Step Up & Step In: The Curious Case of the Nets Three-Point Shooting Splits

While the Brooklyn Nets take a ton of three-point shots, they have a much better success rate on their home court. Is it simply due to a small sample size, or is it something else entirely?

We've passed the quarter point of the 2018-2019 NBA season, which gives a foundation to determine how teams will play as the season progresses. The Brooklyn Nets have shown to be the team they were thought to be - an exciting young team that shows promise, but ultimately needs a talent infusion to really contend for a playoff spot (even with a healthy Caris LeVert, they were on the outside looking in). The Nets have also continued to showcase the three-point-heavy offense that has been their calling card the past few years. They're currently fifth in the league in three-point field goals attempted, with 34.4 attempts per game, and sixth in three-point field goals made per game, with 12.0. However, their makes have been mostly attributed to their shooting volume, as their three-point shooting percentage is 17th in the league, at 35%. Their lack of consistent three-point accuracy becomes even more evident when you examine their home-road splits, which are among the most drastic differences in the league. Is this simply due to a home court advantage, or is it something else? We'll dive deeper below.

Struggles on the Road

The Nets are an above average three-point shooting team at home, where they shoot 36.4%, good for 13th in the league. However, on the road that percentage drops to 33.5%, which drops them to 16th in the league, giving them a home/road three-point shooting split of 2.9%. The Nets have been struggling to shoot on the road all year; as recently as last week, they were 4.8% less accurate from three on the road, but a recent 50% from three night at Madison Square Garden coupled with a few poor shooting nights at home have diminished this split. However, this home/road split of 2.9% is still the 8th worst differential in the league (for the record, the 4.8% differential was the third worst at the time). This split is reflected in the shooting of their players; the table below shows the shooting splits for Nets players with at least 30 attempts on the season:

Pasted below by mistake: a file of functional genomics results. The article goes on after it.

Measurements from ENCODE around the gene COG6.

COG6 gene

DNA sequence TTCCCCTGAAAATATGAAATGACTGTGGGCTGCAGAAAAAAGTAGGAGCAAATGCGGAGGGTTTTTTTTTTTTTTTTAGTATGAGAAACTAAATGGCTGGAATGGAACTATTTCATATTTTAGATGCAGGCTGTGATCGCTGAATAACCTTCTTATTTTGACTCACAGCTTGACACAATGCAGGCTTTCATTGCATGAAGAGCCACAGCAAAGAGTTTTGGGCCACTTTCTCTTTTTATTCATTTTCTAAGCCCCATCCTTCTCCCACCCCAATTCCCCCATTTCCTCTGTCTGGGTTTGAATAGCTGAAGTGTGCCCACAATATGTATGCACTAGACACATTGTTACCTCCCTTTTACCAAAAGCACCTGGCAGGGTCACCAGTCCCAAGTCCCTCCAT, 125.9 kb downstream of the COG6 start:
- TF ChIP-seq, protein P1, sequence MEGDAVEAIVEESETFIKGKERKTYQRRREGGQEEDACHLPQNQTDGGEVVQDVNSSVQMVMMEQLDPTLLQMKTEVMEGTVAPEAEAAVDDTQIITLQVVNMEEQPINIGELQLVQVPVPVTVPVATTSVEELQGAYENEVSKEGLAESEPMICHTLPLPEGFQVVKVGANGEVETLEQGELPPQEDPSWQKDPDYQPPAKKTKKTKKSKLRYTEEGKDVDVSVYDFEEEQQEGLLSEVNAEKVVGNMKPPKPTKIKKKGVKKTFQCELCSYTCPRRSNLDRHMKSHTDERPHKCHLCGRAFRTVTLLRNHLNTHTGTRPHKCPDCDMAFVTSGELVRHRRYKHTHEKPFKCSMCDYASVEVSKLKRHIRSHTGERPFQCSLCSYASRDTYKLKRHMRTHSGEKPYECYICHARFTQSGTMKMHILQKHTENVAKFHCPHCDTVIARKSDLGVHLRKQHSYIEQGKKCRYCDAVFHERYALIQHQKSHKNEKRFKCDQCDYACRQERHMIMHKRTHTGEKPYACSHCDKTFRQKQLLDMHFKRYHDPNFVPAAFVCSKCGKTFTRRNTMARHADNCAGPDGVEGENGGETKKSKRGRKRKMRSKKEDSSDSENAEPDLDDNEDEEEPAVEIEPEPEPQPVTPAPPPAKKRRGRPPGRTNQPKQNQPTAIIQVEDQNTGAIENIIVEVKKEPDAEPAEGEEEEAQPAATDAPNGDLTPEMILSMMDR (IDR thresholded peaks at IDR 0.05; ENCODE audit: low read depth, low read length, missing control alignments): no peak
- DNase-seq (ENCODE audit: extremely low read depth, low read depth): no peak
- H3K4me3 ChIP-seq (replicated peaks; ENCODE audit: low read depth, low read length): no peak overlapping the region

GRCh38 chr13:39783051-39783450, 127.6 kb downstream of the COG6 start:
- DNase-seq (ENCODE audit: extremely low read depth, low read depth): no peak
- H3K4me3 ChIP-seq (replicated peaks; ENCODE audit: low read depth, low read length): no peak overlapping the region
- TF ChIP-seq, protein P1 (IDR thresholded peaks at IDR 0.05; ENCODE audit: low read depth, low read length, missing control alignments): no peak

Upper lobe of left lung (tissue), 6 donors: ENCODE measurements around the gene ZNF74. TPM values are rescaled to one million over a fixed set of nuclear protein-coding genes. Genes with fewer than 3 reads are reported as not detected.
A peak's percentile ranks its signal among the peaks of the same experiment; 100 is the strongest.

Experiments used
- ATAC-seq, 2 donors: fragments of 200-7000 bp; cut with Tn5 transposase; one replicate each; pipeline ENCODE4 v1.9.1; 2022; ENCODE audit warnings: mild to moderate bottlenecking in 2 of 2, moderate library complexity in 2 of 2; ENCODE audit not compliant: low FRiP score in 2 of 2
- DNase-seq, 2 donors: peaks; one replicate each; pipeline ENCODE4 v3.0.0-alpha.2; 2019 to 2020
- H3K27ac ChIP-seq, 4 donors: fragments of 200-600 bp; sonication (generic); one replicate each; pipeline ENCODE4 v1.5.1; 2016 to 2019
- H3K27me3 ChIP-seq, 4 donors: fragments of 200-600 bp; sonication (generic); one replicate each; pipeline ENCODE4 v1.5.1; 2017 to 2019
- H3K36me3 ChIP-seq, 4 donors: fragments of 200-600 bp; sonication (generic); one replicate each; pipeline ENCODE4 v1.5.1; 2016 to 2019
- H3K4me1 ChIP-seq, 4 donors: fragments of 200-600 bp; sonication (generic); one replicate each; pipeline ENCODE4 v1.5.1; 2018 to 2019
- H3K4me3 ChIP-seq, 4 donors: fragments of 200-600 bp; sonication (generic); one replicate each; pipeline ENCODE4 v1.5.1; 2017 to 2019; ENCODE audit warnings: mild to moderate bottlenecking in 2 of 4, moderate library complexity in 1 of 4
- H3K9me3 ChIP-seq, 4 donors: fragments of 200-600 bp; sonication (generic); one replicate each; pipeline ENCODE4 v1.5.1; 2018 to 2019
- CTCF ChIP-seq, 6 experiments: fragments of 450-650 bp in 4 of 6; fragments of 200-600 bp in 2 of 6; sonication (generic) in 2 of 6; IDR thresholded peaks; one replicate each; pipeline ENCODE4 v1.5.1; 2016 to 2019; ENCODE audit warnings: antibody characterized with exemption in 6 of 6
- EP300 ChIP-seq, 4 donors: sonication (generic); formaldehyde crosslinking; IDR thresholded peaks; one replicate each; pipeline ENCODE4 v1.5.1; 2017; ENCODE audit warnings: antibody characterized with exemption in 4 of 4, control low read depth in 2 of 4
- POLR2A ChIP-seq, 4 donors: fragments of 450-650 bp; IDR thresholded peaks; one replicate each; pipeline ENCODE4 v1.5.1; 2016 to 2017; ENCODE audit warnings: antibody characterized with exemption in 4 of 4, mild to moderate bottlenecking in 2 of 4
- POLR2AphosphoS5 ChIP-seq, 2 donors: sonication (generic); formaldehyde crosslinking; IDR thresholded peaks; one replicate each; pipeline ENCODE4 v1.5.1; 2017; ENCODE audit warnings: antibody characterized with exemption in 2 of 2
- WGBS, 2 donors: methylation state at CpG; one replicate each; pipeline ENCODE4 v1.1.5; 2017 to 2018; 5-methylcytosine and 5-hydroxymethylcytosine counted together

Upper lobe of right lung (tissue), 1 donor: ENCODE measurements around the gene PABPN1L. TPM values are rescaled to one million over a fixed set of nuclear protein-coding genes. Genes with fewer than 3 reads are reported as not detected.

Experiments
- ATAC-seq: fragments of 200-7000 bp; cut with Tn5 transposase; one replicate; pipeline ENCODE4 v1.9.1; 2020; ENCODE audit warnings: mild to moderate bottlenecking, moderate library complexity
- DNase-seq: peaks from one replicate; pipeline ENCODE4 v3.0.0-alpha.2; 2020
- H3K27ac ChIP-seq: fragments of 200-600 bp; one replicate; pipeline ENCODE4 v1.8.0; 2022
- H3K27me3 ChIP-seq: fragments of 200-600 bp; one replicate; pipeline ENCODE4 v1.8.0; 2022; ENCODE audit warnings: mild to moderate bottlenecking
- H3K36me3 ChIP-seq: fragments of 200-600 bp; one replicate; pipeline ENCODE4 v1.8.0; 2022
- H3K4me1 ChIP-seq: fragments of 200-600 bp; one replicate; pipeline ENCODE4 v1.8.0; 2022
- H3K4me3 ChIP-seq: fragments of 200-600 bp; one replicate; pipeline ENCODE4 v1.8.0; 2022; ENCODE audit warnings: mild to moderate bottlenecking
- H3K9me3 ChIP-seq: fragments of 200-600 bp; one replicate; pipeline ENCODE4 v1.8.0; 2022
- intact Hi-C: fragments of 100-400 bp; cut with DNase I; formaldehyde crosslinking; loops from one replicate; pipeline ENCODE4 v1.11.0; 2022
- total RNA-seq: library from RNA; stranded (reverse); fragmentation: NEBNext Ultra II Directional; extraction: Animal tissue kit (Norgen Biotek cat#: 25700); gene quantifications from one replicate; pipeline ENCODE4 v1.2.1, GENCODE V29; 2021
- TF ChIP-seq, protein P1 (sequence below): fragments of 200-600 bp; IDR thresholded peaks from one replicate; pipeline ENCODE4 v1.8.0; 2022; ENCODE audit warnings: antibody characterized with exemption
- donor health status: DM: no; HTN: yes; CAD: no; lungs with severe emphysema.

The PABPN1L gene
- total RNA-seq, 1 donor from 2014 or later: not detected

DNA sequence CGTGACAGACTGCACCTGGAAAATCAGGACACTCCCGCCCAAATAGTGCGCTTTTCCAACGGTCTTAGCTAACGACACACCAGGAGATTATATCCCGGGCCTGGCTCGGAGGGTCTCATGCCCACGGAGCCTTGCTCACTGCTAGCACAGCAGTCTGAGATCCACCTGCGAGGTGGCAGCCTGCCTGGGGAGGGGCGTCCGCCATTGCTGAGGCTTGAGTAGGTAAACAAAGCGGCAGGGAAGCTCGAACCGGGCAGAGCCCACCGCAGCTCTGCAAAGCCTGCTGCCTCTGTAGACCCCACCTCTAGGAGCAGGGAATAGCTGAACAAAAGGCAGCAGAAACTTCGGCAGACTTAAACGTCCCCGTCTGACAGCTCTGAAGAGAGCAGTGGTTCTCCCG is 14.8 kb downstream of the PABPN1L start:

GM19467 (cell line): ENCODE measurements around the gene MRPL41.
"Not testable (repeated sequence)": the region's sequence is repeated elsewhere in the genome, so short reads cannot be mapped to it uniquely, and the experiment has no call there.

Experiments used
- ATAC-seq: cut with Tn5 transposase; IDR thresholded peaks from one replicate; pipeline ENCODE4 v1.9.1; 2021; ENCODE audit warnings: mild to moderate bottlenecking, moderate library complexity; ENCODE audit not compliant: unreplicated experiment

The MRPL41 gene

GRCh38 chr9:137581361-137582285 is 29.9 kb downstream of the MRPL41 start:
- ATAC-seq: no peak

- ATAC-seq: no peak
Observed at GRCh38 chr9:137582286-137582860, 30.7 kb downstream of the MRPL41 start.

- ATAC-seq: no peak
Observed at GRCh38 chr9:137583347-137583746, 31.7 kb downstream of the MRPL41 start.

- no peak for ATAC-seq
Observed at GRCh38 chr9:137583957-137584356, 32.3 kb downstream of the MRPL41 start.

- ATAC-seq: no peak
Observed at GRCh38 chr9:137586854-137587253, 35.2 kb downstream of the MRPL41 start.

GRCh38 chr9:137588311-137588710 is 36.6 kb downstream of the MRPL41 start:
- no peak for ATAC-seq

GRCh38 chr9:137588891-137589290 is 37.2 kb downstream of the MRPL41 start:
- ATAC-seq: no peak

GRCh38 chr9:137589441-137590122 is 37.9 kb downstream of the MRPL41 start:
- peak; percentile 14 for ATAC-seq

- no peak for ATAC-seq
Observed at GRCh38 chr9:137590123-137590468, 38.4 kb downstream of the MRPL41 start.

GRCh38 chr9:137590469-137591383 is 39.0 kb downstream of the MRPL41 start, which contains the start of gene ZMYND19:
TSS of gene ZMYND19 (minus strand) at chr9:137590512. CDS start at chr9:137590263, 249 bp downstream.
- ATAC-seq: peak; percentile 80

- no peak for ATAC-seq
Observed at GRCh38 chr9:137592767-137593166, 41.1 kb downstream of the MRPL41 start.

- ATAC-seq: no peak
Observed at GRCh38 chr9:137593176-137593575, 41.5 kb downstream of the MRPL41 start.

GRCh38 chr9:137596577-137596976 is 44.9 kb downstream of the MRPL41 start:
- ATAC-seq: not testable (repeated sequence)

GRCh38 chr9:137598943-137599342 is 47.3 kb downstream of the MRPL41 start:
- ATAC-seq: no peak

The question is, what's causing these splits? What's causing DeMarre Carroll to shoot so much better at home, and what's causing Joe Harris, one of the best shooters in the league, to be only slightly above average on the road? While it could be attributed to the sample size of 28 games, it just might be something else.

Better Competition?

Could the Nets' road woes be a product of the teams they're playing on the road? It appears not, as the Nets have actually faced stiffer competition at home; teams they face at the Barclays Center have an average winning percentage of .555, compared to .486 winning percentage of teams the Nets have faced on the road. This difference in difficulty is reflected in the Nets' home (4-10) and away records (6-8), as they have a better record against worse teams. Interestingly enough, the Nets also shoot better from three in losses (35.8%) than in wins (33.4%). Regardless, the quality of the opposing team doesn't seem to have an effect on the Nets' three-point shooting percentages.